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Back to Mexico, Jose Cuervo

An immigration overhaul requires a carrot, a stick and plenty of commonsense reforms.

Boy, it sure is nice Congress finally decided to take up this pesky illegal immigration problem. And just think – it only took the influx of an estimated 11 million undocumented immigrants and the deaths of thousands of border crossers for lawmakers to spring into action. One can only imagine the sense of urgency on Capitol Hill if immigration laws were also a part of drug policy, gun control or – good heavens – national security.

That lawmakers are talking about overhauling immigration laws during this election year is indeed a refreshing sign of political courage. But answering the most difficult questions – like how to implement a guest worker program, stem the flow of Latino immigrants and document the millions of illegal aliens already within the United States – certainly will take more than a fit of bravery.

However the Senate and House come to agree on new immigration laws, the basic strategy of any reform should be clear: Foremost, new security protections and some kind of guest workers program should be used to deter well-intentioned Latino workers from attempting to cross the border. And as for those illegal aliens already within the United States, a carrot should be offered for them to emerge from the shadows, and a stick should await those immigrants and employers who continue to break federal and state laws.

There’s a humanitarian side to this too. Every year hundreds of thousands of people set out for the United States, and every year many of them don’t make it. Crossing the border without the right papers is unlawful, but it should not be punishable by death. The immigration debate comes on the heels of a year during which southern border crossers died in record numbers – somewhere around 460, depending on how law enforcement officials count body parts.

Hopefully such gruesome figures aren’t lost on legislators. Latino immigrants have proved they will risk arrest, deportation and even death to make it across the border, and they will continue to break the law as long as they have incentive to do so. This means stemming the flow of illegal immigrants does not boil down to making it more dangerous for people to come across the border. There needs to be more risk and far less incentive to even try. Just building a fence will not solve the problem.

Unfortunately, the whole illegal immigration debacle is such a mess that most media reports and eminences on Capitol Hill have played the debate as a problem-solving session. A true victory for immigration reform would include more proactive measures as well.

Take for example, recent news of the Government Accountability Office’s “dirty bomb” test. Last year federal investigators were able to slip enough radioactive material for two dirty bombs past customs officials in Texas and Washington. Radiation detectors went off at the checkpoints, but the unsuspecting officials allowed the investigators through on account of some phony documents.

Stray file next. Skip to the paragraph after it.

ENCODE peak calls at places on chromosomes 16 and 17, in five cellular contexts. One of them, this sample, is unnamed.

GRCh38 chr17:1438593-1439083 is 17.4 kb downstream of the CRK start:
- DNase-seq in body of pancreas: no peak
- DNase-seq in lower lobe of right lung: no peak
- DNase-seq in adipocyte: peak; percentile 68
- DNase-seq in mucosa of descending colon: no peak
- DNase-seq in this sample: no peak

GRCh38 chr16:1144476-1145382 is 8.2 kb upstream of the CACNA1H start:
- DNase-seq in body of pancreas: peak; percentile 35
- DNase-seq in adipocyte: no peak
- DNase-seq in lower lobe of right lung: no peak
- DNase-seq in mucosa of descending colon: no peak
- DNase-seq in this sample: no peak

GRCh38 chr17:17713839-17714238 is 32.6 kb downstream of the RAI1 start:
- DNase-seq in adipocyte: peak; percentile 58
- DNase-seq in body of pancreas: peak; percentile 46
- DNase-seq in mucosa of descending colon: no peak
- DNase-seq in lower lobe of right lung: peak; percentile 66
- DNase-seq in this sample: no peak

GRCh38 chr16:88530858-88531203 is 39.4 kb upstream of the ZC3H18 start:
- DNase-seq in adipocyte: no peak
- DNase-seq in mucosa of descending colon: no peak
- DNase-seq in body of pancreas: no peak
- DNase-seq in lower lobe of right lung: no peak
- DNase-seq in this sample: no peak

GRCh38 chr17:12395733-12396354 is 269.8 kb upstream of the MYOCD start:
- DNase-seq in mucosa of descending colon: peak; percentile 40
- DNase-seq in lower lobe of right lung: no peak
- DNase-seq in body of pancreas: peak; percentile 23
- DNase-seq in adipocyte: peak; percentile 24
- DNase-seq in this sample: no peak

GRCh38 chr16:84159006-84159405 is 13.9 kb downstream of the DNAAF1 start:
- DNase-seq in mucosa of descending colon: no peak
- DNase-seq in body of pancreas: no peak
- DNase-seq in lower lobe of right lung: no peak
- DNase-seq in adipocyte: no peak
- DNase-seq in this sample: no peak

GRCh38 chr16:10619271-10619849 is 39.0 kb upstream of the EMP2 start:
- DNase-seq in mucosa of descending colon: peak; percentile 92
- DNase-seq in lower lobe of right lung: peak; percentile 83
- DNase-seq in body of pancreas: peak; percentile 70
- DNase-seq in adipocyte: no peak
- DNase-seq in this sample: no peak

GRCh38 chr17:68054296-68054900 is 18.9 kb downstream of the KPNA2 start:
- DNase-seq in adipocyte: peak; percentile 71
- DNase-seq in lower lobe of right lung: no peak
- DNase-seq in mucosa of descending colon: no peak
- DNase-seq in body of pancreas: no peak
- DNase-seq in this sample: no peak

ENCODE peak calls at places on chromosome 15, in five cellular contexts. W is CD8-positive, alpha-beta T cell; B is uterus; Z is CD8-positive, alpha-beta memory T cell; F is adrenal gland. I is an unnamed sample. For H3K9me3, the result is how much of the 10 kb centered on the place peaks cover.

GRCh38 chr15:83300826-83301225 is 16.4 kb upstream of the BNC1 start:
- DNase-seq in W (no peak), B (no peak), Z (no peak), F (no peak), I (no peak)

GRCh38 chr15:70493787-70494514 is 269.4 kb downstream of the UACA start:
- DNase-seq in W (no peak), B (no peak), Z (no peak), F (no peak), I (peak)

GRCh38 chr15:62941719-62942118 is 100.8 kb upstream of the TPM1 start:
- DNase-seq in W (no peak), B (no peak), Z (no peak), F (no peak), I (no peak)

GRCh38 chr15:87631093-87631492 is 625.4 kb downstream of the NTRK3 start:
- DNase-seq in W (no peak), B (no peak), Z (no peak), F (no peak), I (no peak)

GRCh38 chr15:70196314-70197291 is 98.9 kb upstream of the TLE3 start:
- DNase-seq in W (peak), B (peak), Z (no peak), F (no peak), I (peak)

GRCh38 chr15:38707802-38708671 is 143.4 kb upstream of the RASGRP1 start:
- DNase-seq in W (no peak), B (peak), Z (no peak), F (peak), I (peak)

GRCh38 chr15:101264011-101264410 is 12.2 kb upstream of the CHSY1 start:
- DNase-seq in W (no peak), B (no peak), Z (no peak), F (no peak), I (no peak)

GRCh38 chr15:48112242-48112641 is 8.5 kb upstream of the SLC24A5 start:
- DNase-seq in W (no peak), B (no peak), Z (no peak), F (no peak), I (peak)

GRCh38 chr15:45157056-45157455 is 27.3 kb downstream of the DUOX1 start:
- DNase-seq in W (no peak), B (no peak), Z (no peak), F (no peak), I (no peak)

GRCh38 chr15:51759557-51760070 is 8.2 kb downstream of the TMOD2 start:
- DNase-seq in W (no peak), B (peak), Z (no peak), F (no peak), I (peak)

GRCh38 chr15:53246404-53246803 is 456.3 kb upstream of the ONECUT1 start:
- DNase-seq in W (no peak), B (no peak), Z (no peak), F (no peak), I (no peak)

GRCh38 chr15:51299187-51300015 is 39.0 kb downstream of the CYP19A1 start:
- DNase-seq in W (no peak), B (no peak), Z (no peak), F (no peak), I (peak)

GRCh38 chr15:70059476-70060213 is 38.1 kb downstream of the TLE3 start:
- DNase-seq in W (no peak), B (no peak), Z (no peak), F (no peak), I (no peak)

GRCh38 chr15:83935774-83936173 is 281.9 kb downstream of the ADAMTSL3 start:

The Bush administration’s response was a promise to provide new technology to detect forged documents. But that misses a big part of the story. The radiation detectors used on many American borders (such as those in Texas and Washington) are outdated and error-prone. New technology is ready, but the federal government has chosen to take its time. Lawmakers could push a nationwide placement of more accurate radiation-detection technology, but it looks like a final decision will not be made until sometime next year.

Congress also has a chance to be economically proactive by reforming old guest worker programs for all occupations and expanding their rolls. But a special focus should be on adjusting the limit on H1-B – that is, high-tech – visas. In 2004, the Department of Labor approved more than 600,000 applications for high-tech worker visas, but only 65,000 were given out thanks to a cap set by Congress. The result of the restrictions is a lack of qualified candidates for research and development jobs at U.S. firms, which has sent companies like Microsoft, Google and Dell overseas for talent.

Without a guest worker program or more generous visa policies, funds for government programs (particularly Medicare) and human resources for businesses are sure to be stretched thin as the baby boomers continue to retire. And without the ability to replace aging employees, companies will fall behind foreign competitors or send more high paying, high value-added jobs overseas. Obviously, it would be better to avoid the scenario altogether.

So as the Senate stews over its options this week, we the people should hope lawmakers’ bout of political courage keeps up. With any luck, Senators will know better than to emerge from their holes in Washington with a thin, trouble-shooting immigration reform bill and declare victory. And if they do, voters should be ready to dispense the punishment this November at the ballot box.

Darren Bernard welcomes comments at [email protected].

SOURCES: immigration border-deaths_x.htm immigration guestworkersatcoreofimmigrationdispute;_ylt=AhQSa9Uqbz1O9FTBTyj4VapQuk0A;_ylu= X3oDMTBiMW04NW9mBHNlYwMlJVRPUCUl ei=5065&en=4e8dad2fa2193cfb&ex=1144213200&partner=MYWAY&pagewanted=print 11-08-dirty-bomb-detection_x.htm

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